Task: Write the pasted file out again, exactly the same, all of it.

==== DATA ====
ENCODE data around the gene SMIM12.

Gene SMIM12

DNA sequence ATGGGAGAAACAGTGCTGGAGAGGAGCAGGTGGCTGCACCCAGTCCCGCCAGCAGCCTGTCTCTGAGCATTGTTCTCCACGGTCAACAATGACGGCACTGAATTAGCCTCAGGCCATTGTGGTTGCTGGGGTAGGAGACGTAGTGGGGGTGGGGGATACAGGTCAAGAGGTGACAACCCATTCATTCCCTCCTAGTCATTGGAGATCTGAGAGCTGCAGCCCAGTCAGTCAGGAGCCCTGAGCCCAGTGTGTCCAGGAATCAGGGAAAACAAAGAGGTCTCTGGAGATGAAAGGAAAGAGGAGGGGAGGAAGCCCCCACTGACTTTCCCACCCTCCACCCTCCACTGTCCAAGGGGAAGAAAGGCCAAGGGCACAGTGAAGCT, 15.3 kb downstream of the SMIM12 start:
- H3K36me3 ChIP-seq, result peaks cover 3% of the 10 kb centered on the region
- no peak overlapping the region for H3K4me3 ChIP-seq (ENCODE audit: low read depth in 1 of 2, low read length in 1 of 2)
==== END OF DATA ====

ENCODE data around the gene SMIM12.

Gene SMIM12

DNA sequence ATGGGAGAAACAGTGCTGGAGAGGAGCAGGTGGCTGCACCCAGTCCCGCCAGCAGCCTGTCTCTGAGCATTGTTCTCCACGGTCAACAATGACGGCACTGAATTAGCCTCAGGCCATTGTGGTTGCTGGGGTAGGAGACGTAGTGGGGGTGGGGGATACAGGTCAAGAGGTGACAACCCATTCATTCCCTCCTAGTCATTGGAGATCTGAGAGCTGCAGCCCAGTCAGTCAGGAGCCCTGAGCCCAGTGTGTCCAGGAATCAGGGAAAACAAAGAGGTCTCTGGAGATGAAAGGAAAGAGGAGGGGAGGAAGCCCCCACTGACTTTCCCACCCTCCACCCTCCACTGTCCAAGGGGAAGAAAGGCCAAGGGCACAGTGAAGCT, 15.3 kb downstream of the SMIM12 start:
- H3K36me3 ChIP-seq, result peaks cover 3% of the 10 kb centered on the region
- no peak overlapping the region for H3K4me3 ChIP-seq (ENCODE audit: low read depth in 1 of 2, low read length in 1 of 2)